Comment


            • #21
              Originally posted by Herlock Sholmes View Post
              I just finished watching the Sheridan series which is well worth watching and I’ve ordered the latest book on the case. I may be in a minority I’m not convinced that he was guilty. A man goes out in the middle of the night and bludgeons to death a woman that there’s no real evidence that he’d actually know then he goes around telling everyone that he’s done it? Then the only witness admits that the police got her to lie about seeing Bailey?

              Yes Bailey is an eccentric and was undoubtedly capable of violence when drunk on spirits but even his partner (who has since split with him) appears to believe 100% in his innocence and she didn’t strike me as a lady who would be intimidated. What happened to the coat they asked? It was on the police evidence list. They took it away and found nothing. Not a single piece of evidence against Bailey. He supposedly had scratches on his hands but he had been cutting down a tree which his wife confirmed and a third person witnessed a recently cut tree. Why did the police take no holograph of these scratches?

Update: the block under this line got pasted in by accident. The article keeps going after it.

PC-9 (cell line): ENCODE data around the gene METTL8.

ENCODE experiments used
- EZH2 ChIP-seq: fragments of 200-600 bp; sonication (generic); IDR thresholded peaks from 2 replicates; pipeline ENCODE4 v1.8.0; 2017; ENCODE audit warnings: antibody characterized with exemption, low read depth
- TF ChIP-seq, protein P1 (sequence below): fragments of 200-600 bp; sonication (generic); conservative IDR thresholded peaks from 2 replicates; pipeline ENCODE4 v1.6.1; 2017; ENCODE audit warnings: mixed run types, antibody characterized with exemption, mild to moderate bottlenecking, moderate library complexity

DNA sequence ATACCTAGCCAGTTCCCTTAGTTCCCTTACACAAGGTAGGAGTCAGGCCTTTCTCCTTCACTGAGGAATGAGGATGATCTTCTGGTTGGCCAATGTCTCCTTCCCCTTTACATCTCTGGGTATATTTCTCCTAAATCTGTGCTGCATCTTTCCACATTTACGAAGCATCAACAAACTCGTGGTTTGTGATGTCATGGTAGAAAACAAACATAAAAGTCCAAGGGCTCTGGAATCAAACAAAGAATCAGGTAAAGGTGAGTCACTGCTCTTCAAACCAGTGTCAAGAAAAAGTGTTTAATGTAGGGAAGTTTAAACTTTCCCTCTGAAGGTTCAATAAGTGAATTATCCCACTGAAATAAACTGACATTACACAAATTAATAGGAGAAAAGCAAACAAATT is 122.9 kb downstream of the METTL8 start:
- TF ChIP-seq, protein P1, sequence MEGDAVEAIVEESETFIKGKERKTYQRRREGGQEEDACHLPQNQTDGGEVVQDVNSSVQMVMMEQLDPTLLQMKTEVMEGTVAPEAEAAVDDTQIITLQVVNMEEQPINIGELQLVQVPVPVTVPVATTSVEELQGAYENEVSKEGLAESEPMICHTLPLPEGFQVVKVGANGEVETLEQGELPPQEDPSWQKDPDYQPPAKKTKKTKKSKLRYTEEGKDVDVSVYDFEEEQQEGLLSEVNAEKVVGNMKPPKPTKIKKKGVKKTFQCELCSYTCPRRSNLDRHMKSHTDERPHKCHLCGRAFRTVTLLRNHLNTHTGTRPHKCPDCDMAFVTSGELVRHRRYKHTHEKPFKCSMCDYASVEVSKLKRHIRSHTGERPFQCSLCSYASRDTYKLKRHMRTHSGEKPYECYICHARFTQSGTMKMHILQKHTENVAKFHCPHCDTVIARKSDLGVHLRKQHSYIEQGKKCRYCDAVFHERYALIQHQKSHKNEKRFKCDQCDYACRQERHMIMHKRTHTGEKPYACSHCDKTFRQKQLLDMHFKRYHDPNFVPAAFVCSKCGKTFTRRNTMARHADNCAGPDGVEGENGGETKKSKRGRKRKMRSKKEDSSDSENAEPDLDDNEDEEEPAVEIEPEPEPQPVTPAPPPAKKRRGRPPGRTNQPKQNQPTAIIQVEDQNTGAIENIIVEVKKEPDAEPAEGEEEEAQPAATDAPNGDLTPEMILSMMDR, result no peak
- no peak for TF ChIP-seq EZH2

Surely there has to be, at the very least, enough of a level of doubt here? To me it smacks a little of Colin Stagg and the Rachel Nickell murder. They made their minds up that the ‘weirdo’ must have been guilty. He might have been guilty of course but I’m not convinced.
              Hi Herlock,

              I have been very into this case since I posted on it a while back.